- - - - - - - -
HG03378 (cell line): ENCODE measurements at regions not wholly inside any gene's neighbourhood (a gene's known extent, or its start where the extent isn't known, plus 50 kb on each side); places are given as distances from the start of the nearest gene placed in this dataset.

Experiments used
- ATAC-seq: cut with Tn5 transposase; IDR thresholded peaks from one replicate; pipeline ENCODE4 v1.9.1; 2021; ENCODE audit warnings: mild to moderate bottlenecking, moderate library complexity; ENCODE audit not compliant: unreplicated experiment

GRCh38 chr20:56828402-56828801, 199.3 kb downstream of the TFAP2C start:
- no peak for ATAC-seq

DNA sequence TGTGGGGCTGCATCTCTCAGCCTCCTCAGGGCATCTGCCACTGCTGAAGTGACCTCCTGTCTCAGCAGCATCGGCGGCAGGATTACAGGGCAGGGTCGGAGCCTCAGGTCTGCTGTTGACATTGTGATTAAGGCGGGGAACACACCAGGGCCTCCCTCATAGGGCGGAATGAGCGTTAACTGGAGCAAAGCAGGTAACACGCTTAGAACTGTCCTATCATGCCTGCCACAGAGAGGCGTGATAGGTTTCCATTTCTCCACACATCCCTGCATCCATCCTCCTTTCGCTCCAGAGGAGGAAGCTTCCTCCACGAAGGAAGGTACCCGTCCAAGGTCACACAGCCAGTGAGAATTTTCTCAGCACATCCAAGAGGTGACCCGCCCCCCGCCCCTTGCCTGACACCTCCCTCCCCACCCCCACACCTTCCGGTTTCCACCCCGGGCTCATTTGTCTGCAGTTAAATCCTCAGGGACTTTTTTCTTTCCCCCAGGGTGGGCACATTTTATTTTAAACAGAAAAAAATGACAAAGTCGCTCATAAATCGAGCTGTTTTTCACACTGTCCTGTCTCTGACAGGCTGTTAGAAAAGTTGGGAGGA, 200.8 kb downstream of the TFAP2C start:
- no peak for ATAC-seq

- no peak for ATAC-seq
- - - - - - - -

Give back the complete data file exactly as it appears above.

HG03378 (cell line): ENCODE measurements at regions not wholly inside any gene's neighbourhood (a gene's known extent, or its start where the extent isn't known, plus 50 kb on each side); places are given as distances from the start of the nearest gene placed in this dataset.

Experiments used
- ATAC-seq: cut with Tn5 transposase; IDR thresholded peaks from one replicate; pipeline ENCODE4 v1.9.1; 2021; ENCODE audit warnings: mild to moderate bottlenecking, moderate library complexity; ENCODE audit not compliant: unreplicated experiment

GRCh38 chr20:56828402-56828801, 199.3 kb downstream of the TFAP2C start:
- no peak for ATAC-seq

DNA sequence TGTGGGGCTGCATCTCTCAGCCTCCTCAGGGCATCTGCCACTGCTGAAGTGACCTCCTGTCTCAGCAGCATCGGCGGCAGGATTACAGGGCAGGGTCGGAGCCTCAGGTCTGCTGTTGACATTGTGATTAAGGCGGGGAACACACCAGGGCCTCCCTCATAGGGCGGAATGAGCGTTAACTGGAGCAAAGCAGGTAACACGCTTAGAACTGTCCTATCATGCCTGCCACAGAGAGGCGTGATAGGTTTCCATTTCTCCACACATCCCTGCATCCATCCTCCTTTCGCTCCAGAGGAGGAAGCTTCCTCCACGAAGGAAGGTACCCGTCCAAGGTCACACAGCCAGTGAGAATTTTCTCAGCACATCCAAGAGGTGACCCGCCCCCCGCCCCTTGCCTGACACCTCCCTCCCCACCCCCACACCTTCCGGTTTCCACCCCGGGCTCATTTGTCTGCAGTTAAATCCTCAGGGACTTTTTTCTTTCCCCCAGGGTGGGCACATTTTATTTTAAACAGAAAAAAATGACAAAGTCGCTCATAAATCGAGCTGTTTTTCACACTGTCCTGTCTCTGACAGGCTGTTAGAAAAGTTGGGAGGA, 200.8 kb downstream of the TFAP2C start:
- no peak for ATAC-seq

- no peak for ATAC-seq